It’s no surprise that people sometimes “don’t get it” when valuable artwork is displayed.
Does it call to you? Can you put a price on it? Does the piece inspire you?
It inspired a South Korean couple to, unintentionally, put a much smaller price on a painting. The pair added a few touches to the $440,000 piece, assuming it was OK to engage in a form of creativity.
“They thought they were allowed to do that as participatory art and made a mistake,” said Kang Wook, head of the exhibition at Seoul’s Lotte World Mall, in a Reuters story.
The damaged 95-by-275-inch untitled piece was painted by Paris-based artist JonOne, who is Harlem-born John Andrew Perello.
The artwork was done before a live audience in 2016.
The couple can’t be fully blamed, however, as the piece was displayed in a manner that could well be interpreted as – well, as the way the South Korean couple interpreted it.
Arranged in front were the paint cans and brushes used in its creation. You know, because that adds to its impact.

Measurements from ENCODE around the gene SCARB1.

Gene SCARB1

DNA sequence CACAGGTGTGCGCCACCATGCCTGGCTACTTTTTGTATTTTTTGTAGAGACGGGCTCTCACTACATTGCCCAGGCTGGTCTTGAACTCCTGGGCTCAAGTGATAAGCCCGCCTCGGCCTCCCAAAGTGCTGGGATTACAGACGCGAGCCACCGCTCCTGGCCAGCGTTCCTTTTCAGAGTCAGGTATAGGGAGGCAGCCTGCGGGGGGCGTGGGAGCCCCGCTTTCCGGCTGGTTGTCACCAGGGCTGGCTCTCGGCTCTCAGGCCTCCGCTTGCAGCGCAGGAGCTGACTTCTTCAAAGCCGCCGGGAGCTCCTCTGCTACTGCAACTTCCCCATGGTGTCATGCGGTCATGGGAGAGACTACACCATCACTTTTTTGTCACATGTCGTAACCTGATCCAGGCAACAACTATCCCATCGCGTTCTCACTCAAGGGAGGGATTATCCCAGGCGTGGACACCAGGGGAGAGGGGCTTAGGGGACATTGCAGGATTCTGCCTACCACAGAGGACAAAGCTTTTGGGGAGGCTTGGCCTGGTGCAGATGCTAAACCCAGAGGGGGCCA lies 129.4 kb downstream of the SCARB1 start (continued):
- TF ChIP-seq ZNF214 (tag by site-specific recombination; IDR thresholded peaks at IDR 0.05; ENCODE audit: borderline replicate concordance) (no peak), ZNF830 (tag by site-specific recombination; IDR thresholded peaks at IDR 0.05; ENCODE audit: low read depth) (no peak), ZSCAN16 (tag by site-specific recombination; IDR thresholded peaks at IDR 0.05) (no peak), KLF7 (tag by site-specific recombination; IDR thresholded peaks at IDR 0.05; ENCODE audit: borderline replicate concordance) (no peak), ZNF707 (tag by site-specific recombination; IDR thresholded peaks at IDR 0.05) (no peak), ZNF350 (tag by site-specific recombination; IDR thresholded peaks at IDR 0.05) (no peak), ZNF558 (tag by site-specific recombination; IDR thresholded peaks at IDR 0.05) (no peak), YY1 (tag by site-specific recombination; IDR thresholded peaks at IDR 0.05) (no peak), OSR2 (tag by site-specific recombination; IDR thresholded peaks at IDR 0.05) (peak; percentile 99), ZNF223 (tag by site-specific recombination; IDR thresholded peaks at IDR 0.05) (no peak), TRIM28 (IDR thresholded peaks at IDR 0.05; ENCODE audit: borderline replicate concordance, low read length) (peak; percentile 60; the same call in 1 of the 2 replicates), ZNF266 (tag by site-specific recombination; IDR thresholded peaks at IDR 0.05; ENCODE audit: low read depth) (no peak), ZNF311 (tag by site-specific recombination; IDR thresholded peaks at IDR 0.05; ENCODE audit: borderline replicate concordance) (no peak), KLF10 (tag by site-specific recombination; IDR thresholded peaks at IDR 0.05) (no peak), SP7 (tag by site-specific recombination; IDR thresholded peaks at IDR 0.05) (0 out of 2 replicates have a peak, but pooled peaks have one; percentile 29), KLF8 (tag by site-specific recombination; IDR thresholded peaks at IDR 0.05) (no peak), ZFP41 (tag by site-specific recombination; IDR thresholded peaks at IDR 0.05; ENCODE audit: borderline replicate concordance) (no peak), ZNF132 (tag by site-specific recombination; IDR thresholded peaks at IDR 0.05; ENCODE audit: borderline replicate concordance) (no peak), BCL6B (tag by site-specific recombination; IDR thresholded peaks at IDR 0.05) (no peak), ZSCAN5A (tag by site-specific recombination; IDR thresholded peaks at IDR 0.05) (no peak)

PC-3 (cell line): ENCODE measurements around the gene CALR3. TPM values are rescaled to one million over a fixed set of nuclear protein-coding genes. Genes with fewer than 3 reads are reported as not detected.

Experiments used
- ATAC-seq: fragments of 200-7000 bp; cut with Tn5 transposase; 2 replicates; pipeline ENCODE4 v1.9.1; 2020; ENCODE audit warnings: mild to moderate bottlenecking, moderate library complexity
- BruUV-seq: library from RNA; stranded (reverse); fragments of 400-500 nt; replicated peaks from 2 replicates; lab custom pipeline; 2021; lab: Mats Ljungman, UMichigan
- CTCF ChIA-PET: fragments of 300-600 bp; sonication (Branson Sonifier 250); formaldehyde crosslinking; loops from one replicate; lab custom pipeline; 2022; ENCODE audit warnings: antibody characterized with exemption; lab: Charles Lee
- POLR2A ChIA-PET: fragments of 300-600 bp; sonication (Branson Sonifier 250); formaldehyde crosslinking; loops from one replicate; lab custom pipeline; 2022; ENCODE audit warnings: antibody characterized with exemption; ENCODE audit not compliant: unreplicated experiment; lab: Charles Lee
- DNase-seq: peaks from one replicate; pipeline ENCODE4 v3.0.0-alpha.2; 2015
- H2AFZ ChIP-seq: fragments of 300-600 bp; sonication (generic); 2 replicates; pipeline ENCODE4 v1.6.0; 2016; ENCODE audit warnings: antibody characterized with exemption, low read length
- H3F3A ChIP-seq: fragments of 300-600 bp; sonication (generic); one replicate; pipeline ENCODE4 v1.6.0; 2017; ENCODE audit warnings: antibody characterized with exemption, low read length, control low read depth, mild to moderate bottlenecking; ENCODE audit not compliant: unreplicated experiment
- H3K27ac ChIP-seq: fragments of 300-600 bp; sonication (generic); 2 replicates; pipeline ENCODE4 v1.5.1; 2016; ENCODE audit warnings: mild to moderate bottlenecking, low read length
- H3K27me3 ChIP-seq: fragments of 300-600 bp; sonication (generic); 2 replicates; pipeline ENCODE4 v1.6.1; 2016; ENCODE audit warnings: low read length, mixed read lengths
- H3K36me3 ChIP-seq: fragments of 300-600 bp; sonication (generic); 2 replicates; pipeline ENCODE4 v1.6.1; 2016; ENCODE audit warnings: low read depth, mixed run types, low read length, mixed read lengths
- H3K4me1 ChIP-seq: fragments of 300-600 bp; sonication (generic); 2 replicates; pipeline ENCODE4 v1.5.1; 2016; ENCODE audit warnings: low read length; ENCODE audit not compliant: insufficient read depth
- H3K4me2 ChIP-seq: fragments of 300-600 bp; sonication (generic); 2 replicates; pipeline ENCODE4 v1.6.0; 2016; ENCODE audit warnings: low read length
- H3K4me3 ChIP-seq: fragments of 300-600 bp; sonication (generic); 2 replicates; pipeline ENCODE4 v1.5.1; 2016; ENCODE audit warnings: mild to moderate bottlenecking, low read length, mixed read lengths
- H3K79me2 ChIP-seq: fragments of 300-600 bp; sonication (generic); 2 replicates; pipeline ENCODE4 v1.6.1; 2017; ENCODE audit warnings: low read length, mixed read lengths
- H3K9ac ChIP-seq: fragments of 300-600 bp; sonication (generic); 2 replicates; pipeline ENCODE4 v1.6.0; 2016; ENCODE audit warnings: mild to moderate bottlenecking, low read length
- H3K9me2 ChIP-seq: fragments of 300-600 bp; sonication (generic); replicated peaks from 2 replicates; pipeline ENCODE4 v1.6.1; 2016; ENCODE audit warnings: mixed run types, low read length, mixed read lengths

Gallery staff noticed new swipes of dark green to the right of center last Sunday. After checking the security camera, two suspects were taken by the police for investigation.
The agency is negotiating with the artist to take appropriate steps.
“We called the police immediately and talked to the insurance company for the damaged artwork,” Kang told ABC News. “But as the agency in charge, we will do best to minimize the harm to the couple who unintentionally vandalized the work.”
JonOne received France’s 2015 Legion of Honor in the culture and communications category.
In the meantime, the caretakers have cordoned off the exhibit with wire fencing and put up a “Do Not Touch” sign.